12. “Use a humidifier or if you a really cheap hang up a moist towel. Better yet don’t use the dryer and hang your clothes in doors. Moist air can hold more heat than dry air.” Did you know?

13. Wear socks, a hat, use a sleeping bag, and cuddle up together – and then turn the thermostat (the usage of a programmable thermostat can result in one of the most dramatic reductions) down a few degrees. It could be all so simple.

14. Washing. “Alternately, you could heat a pot of water on the stove or in the fireplace or on a grill and then have each person take sponge-baths with a washcloth alone with their pot of warm water. It’s what they did before water-heaters.” Where did we come from?

Energy Saving – the Alaska Way

produces heat (and light)

If you listen carefully you can hear some politicians murmuring about saving energy, suggesting we should ride our bikes more often, insulate our homes a bit, or unplug unused electronic equipment. Some brave public folks even go as far as invoking ideas that are anathema to consumer society, such as a slightly smaller refrigerator.

But all their solutions, even applied consequently across the population, will hardly have any discernable effect other than the sarcasm, bitterness, hypocrisy and guilt it would produce.


Let’s assume for a moment that we CAN prevent the worst consequences of climate change, the sea level rising and massive species extinction. It won’t be through petty measures. But who will take radical steps if their results are not even sure to prevent disaster and their neighbors are living like there is no tomorrow?

How can the urgency of the problem, from the perspective of the planet, be made visible? Imagine, for a second, that the price we pay for electricity is fair and is a measure for the amount of damage its generation from fossil fuels has inflicted on the environment. Now imagine this price to rise fivefold. How creative would our solutions to save energy be?

In Juneau, Alaska, a 2008 Avalanche shut down electricity generators and made the price of electricity actually increase fivefold. One resident asked for help on a website, and I browsed the advise she was given. It was amazing. This proves for once and for all what we are capable of if we understand the urgency of our problems. What follows is a compilation of the tips I found (and you can search the web for many more).

1. “Refrigerator: Unplug it and put your food outside on the porch if you have one. Spring weather in Alaska is likely to be cool enough to serve as an outdoor refrigerator. If you have a cooler, use that. If you’ve got stuff in the freezer, use it or sacrifice it. Keep your fridge and freezer 3/4 of the way full, it will work at it’s best this way. Add jugs of water if you need to do. Do not rely heavily on food that easily spoils, such as meat or eggs. Bread, apples, carrots, tomatoes, potatoes, peanut butter, canned goods, dried beans or grains do not have to be refrigerated at all.”

2. “You might consider going medieval and hanging heavy fabric on the outside walls to insulate them better (rugs, blankets). At night it’s definitely worth covering the windows however you can. Even the most energy-efficient window is much less well-insulated than an adequate wall. Personally, I’d also consider whether I could move my life into a single room temporarily (maybe sleeping on a mattress in the kitchen where the fridge used to be…), making it possible to shut off the heat and power in the rest of the apartment.” This does not come from Sarah Palin.

3. Organize community meals. It was suggested people eat at their neighbor’s place, and they return the favor the next day. “It takes no more energy to cook for ten than to cook for one.”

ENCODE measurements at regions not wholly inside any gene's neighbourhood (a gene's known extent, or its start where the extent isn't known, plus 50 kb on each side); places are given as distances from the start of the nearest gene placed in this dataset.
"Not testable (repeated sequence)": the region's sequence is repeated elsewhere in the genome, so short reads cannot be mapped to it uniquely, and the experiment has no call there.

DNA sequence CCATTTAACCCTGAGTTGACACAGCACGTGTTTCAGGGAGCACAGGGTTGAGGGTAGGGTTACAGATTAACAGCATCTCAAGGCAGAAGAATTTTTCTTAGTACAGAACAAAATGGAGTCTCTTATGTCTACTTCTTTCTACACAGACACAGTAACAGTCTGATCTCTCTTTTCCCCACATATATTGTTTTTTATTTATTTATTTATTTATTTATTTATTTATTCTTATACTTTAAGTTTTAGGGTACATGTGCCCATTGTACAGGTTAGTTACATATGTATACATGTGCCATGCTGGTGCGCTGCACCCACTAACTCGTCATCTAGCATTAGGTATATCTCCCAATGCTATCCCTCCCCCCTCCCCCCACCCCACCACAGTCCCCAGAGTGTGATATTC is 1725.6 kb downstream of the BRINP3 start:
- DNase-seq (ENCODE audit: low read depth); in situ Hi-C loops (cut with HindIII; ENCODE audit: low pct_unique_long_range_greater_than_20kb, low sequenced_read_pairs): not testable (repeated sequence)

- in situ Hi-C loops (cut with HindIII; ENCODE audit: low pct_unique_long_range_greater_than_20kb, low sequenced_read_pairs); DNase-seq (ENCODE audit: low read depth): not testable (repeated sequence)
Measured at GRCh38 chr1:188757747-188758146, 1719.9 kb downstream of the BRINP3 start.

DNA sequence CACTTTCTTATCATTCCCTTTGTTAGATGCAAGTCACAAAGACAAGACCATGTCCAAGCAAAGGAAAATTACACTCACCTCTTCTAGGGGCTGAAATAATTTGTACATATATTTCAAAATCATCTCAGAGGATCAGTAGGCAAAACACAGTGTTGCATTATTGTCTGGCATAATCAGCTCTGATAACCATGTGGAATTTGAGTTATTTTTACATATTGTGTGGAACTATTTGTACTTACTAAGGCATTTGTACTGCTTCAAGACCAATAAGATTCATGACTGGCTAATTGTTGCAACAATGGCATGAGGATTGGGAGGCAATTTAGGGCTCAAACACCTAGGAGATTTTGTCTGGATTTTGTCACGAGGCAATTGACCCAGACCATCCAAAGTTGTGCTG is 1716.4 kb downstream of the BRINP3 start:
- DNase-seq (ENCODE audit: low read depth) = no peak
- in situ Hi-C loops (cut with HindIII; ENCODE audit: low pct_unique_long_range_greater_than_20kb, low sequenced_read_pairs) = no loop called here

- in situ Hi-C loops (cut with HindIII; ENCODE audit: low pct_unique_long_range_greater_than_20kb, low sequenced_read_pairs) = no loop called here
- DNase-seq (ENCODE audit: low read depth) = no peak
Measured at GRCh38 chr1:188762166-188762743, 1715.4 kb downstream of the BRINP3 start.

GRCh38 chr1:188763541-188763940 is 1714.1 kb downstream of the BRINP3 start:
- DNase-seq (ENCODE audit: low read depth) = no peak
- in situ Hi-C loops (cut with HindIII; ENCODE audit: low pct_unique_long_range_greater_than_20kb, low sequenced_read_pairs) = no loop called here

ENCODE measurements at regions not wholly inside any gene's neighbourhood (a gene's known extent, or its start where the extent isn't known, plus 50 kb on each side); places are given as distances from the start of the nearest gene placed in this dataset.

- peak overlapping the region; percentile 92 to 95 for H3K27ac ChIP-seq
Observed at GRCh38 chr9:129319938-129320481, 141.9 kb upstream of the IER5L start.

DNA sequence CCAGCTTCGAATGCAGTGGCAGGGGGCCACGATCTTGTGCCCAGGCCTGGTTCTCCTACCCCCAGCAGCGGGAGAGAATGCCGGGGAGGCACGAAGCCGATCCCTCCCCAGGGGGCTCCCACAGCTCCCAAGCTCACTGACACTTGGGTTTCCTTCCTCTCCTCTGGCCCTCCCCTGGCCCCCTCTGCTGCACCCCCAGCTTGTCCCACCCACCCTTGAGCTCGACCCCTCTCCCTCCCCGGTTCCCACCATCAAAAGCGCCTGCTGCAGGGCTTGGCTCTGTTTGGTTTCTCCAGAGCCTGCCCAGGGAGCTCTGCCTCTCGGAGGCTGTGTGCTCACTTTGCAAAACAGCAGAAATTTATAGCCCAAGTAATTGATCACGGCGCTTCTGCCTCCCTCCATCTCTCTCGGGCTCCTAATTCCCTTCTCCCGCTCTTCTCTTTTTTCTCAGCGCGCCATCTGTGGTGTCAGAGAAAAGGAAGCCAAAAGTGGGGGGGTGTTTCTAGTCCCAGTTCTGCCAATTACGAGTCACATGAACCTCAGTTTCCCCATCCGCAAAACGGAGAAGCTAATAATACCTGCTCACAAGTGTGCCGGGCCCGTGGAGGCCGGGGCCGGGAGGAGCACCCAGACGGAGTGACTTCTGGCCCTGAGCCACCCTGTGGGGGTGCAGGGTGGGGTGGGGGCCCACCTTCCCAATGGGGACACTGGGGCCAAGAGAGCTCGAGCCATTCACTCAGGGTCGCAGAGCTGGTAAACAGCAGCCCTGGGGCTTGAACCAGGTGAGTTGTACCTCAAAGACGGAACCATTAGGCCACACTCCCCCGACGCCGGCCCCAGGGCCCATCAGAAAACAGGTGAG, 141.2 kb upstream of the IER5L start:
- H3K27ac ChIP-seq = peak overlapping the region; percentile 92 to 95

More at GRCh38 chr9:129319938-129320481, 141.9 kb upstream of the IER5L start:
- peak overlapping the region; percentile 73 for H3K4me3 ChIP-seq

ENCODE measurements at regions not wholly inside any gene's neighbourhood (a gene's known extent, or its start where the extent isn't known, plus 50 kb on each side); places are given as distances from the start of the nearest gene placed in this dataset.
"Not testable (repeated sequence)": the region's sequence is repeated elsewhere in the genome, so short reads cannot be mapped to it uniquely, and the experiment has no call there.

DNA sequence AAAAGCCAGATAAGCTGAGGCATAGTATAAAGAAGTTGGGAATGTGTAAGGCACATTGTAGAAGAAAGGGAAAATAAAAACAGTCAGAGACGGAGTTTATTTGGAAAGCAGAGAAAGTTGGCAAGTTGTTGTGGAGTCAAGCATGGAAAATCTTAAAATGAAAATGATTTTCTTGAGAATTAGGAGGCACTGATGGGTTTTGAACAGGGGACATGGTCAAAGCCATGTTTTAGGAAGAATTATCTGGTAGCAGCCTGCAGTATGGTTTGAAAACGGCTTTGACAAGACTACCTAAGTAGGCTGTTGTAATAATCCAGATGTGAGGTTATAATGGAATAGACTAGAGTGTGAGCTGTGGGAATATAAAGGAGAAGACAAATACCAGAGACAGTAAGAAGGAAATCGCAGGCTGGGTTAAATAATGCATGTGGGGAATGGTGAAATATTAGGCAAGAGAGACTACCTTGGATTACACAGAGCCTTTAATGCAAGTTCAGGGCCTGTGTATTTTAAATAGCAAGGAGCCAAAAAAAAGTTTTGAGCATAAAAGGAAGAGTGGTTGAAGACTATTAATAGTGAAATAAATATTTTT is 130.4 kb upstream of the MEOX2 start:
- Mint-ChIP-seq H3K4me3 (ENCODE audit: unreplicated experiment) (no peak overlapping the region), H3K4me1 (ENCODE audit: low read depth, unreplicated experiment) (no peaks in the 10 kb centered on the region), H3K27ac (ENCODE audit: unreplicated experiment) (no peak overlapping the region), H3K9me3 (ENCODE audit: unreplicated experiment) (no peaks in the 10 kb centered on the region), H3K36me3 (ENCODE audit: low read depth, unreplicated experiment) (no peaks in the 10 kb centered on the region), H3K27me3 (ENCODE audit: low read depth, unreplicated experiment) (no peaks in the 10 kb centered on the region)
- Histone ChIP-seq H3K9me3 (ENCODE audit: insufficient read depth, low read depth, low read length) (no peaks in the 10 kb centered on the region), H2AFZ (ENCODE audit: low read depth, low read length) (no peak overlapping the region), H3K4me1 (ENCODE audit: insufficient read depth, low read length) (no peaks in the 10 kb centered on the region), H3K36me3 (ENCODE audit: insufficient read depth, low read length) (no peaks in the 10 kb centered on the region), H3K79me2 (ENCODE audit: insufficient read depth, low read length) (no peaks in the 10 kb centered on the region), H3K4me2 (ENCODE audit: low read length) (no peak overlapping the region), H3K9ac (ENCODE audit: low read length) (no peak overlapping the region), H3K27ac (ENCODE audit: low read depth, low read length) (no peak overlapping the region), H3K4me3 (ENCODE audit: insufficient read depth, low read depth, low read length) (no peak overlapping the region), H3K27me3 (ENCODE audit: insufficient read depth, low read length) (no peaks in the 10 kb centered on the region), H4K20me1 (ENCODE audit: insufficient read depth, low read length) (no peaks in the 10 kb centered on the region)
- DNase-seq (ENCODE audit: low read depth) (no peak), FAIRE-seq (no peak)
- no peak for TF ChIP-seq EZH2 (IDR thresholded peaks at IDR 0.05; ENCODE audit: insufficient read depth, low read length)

4. Dress warm, use electric blankets instead of space heaters. Sounds logical, doesn’t it?

5. Organize alternating sleepovers. Yes, we might incidentally turn into social beings again.

6. Eat a raw diet. This has proven to be healthy and consumes, well, virtually no cooking energy.

7. “Close all of your doors. It prevents drafts from circulating. If you need to use electronics use them all in the bedroom. The ambient heat from a desktop PC is pretty good. In reverse in summer: close the windows, blinds and curtains in the morning to keep the warm air out.  Only use your oven to cook once a day and cook everything you need for the 3 meals. I do this at dinner – I cook breakfast (muffins, quick breads, etc) while dinner is cooking and they are ready for breakfast.”

8. Use LED lightblulbs. They use only 10% of the energy a CFL uses. That is, if you don’t need the heat a normal lightbulb would produce.

9. Consider cooking with your car’s engine. Apparently, there has been a cult book about this called Manifold Destiny, but truckers regularly use the heat of their engines to heat up a can of food.

10. “Keep the plug in the tub while taking a shower to save the hot water. Let the hot water warm the room. When the water is room temperature, drain it. Wasting hot water is literally energy down the drain.” Did any energy conservation hipster mention that?

11. “You can even preheat your bed by putting a cast iron (type) pot with rice/pasta that’s been heated to a boil in it between layers of newspapers/towels tucked in your bed. The rice will cook without extra energy and you’ll have a warm bed!” Did we hear this from greenpeace?

12. “Use a humidifier or if you a really cheap hang up a moist towel. Better yet don’t use the dryer and hang your clothes in doors. Moist air can hold more heat than dry air.” Did you know?

13. Wear socks, a hat, use a sleeping bag, and cuddle up together – and then turn the thermostat (the usage of a programmable thermostat can result in one of the most dramatic reductions) down a few degrees. It could be all so simple.

14. Washing. “Alternately, you could heat a pot of water on the stove or in the fireplace or on a grill and then have each person take sponge-baths with a washcloth alone with their pot of warm water. It’s what they did before water-heaters.” Where did we come from?